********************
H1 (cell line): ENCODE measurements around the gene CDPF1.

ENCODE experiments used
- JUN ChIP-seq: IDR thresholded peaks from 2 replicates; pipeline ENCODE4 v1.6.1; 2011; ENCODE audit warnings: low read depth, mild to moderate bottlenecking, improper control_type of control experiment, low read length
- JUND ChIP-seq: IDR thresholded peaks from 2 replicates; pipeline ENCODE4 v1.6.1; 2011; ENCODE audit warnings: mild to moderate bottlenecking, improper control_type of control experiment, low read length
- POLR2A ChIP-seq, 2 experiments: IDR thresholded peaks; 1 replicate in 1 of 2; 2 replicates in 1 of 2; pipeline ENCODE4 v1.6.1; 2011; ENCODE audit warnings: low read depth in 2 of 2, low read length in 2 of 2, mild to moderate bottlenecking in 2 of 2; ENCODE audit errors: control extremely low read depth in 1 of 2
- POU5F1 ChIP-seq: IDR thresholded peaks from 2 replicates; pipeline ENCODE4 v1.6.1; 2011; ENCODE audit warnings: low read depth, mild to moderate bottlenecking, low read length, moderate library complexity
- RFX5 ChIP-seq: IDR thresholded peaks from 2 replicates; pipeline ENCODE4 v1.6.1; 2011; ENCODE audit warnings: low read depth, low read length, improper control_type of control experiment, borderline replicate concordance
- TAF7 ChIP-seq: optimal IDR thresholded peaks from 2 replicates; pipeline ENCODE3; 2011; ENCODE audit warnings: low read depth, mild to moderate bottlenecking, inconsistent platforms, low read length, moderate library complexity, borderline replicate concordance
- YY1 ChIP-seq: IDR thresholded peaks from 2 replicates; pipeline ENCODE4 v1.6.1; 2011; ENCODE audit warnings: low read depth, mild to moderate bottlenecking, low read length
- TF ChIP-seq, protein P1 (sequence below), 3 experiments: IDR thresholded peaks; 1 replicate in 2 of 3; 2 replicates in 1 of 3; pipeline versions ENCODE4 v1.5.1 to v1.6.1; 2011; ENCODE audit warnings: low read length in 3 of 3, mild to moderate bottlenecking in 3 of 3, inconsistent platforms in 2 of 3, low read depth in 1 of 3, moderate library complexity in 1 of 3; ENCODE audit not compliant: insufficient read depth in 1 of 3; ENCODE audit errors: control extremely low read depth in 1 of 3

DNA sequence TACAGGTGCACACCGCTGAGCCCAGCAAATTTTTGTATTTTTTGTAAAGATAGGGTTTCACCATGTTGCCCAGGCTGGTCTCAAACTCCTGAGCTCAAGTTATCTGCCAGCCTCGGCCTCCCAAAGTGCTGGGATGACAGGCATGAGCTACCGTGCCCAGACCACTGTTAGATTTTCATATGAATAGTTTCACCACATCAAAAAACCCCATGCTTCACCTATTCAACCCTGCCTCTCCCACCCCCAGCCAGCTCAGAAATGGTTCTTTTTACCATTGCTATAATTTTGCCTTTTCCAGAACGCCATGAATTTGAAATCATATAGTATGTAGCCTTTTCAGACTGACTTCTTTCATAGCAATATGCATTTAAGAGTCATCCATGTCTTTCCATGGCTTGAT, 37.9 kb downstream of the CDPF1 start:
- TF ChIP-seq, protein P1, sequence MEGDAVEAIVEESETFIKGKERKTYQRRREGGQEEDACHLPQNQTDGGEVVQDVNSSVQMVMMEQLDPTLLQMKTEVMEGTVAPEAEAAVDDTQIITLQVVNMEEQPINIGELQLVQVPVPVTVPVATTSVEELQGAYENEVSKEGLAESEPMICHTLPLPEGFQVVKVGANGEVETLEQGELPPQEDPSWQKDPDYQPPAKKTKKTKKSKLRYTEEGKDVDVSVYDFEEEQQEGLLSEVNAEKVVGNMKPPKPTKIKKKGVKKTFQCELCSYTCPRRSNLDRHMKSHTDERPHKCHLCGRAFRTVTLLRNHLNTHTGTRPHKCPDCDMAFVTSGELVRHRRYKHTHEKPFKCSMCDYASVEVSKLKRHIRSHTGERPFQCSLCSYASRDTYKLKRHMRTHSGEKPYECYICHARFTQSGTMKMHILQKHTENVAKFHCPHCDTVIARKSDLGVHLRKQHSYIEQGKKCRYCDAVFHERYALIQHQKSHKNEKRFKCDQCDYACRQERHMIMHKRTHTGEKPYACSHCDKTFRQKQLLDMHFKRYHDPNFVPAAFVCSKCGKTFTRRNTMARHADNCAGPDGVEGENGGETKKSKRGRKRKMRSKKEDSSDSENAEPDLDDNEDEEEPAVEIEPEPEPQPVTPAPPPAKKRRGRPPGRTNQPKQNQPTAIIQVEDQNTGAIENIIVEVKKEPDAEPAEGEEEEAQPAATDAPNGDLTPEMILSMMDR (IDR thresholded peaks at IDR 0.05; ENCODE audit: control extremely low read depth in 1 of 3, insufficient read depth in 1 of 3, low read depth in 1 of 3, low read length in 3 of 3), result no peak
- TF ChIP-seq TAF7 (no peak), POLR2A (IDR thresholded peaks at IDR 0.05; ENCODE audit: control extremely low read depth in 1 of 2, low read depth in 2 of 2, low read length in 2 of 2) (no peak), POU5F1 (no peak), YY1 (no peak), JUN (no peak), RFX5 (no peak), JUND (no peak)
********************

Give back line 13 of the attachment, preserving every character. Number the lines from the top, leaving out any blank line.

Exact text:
- TF ChIP-seq TAF7 (no peak), POLR2A (IDR thresholded peaks at IDR 0.05; ENCODE audit: control extremely low read depth in 1 of 2, low read depth in 2 of 2, low read length in 2 of 2) (no peak), POU5F1 (no peak), YY1 (no peak), JUN (no peak), RFX5 (no peak), JUND (no peak)